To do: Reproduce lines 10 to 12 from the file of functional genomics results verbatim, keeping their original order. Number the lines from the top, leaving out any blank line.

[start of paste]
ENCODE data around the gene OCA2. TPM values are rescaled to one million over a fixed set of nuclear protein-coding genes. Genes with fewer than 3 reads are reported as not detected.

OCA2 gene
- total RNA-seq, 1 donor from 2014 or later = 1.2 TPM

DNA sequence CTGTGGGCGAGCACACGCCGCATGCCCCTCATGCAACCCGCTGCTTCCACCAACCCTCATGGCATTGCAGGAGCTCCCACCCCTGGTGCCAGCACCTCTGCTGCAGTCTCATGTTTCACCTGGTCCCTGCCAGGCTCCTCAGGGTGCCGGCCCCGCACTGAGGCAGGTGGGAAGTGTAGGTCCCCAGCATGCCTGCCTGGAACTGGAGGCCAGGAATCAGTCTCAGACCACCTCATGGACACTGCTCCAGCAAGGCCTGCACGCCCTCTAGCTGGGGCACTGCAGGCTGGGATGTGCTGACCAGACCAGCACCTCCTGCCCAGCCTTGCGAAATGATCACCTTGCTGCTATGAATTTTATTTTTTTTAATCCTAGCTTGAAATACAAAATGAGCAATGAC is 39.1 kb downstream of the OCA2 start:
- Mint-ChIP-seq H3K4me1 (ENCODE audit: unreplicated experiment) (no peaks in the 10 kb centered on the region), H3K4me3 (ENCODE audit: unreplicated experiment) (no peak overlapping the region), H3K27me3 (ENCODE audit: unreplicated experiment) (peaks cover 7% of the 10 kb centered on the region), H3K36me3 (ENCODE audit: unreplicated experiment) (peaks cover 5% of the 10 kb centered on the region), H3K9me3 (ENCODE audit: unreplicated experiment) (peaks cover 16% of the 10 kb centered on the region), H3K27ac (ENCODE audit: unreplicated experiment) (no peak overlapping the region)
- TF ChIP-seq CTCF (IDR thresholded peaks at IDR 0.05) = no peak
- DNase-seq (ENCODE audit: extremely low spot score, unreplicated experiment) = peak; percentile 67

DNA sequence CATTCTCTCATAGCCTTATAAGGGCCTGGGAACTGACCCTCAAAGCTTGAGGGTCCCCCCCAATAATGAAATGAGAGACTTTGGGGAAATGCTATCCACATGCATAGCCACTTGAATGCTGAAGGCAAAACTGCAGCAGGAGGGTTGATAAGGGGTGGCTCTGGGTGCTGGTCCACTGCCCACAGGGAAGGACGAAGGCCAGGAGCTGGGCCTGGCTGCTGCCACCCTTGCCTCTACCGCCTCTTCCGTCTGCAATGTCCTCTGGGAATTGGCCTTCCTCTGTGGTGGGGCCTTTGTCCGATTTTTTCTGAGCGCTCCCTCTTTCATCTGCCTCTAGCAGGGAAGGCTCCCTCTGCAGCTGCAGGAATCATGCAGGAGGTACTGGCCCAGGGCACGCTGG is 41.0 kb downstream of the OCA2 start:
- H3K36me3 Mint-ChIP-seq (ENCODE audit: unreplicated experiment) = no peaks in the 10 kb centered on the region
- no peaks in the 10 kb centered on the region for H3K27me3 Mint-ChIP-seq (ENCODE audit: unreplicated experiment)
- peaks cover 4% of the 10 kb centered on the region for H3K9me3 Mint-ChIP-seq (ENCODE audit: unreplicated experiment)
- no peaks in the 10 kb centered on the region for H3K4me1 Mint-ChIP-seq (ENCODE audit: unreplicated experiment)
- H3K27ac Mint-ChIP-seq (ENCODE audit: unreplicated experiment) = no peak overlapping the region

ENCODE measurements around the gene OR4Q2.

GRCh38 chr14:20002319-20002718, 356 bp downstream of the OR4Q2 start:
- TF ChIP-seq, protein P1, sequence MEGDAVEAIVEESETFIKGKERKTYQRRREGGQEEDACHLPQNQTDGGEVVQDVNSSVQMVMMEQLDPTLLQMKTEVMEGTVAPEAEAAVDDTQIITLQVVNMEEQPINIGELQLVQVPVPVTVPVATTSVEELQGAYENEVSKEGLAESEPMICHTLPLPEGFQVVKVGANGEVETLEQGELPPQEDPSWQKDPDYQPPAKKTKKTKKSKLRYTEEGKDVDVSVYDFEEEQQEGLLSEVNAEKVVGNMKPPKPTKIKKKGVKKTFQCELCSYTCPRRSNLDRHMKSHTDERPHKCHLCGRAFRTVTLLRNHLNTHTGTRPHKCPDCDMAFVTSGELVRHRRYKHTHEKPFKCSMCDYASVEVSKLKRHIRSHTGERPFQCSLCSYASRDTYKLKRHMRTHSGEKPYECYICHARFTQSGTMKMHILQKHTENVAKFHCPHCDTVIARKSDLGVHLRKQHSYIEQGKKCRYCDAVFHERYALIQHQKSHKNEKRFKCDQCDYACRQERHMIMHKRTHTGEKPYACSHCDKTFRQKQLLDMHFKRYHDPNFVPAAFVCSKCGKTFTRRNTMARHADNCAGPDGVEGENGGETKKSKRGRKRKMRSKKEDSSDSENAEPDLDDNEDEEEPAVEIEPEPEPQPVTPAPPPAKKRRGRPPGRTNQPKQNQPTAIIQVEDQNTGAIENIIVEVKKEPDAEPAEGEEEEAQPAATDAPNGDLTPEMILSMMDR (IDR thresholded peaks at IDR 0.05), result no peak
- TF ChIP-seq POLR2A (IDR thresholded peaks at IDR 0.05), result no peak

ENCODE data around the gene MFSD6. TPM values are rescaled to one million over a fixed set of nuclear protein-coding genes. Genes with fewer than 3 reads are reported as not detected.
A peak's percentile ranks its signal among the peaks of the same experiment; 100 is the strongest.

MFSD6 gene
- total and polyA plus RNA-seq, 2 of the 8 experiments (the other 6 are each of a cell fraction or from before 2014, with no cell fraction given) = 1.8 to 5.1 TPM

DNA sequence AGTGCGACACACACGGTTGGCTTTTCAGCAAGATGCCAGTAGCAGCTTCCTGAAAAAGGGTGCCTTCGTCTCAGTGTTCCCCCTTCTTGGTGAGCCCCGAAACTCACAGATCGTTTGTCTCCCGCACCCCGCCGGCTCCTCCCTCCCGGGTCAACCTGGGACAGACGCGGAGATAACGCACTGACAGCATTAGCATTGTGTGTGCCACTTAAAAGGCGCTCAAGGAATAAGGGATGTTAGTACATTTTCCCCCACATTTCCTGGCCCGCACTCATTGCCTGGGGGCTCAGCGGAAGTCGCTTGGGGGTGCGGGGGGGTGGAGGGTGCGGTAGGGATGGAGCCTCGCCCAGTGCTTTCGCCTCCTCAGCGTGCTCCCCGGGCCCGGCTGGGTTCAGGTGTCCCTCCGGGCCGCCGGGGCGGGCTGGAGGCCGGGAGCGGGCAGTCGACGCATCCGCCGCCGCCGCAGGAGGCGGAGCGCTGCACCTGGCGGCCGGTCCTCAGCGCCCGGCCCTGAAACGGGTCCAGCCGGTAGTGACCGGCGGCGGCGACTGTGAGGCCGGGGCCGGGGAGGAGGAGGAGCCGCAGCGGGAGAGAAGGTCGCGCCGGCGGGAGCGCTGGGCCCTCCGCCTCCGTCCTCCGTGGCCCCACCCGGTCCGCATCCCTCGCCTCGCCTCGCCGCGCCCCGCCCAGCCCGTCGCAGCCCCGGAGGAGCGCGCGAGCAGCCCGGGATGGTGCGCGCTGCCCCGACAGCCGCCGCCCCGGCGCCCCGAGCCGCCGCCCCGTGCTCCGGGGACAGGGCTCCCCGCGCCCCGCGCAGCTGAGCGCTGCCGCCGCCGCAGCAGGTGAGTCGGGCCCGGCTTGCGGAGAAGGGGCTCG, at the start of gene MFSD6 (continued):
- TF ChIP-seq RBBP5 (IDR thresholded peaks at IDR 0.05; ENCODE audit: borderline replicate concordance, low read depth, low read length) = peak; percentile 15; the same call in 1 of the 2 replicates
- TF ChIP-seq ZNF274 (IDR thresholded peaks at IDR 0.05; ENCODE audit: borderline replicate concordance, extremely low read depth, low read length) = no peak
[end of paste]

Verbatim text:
- no peaks in the 10 kb centered on the region for H3K27me3 Mint-ChIP-seq (ENCODE audit: unreplicated experiment)
- peaks cover 4% of the 10 kb centered on the region for H3K9me3 Mint-ChIP-seq (ENCODE audit: unreplicated experiment)
- no peaks in the 10 kb centered on the region for H3K4me1 Mint-ChIP-seq (ENCODE audit: unreplicated experiment)